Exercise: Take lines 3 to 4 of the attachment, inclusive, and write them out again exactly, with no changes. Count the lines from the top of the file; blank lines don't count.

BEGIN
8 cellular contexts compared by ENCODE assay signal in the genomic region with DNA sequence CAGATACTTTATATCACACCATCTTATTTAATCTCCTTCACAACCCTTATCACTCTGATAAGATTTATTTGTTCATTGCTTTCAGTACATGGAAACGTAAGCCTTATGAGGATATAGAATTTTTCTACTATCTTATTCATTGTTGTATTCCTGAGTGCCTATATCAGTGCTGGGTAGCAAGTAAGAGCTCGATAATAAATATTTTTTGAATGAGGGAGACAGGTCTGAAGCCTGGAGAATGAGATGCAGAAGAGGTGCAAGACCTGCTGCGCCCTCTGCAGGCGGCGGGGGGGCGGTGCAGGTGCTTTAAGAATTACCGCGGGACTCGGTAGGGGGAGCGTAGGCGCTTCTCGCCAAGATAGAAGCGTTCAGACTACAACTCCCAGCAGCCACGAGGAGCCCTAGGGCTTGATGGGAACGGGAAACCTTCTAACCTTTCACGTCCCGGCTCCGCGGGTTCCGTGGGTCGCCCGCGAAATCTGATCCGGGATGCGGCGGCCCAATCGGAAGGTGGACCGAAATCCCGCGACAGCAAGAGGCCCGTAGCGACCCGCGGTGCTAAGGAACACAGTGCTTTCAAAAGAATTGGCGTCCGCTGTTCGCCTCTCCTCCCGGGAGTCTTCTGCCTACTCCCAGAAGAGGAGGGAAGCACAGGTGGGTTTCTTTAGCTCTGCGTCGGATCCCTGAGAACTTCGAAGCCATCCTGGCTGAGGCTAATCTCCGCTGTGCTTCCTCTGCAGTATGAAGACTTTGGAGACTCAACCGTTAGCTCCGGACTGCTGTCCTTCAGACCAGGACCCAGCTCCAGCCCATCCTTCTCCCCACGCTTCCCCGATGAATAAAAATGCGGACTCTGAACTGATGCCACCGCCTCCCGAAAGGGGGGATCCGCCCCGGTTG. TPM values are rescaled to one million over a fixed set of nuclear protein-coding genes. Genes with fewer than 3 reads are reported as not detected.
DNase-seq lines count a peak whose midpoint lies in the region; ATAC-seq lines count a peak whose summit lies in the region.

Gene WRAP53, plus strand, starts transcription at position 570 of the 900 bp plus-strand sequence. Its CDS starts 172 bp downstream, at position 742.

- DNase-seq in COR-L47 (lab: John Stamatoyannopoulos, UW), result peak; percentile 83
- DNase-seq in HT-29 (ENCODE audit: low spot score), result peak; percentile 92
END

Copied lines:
Gene WRAP53, plus strand, starts transcription at position 570 of the 900 bp plus-strand sequence. Its CDS starts 172 bp downstream, at position 742.

- DNase-seq in COR-L47 (lab: John Stamatoyannopoulos, UW), result peak; percentile 83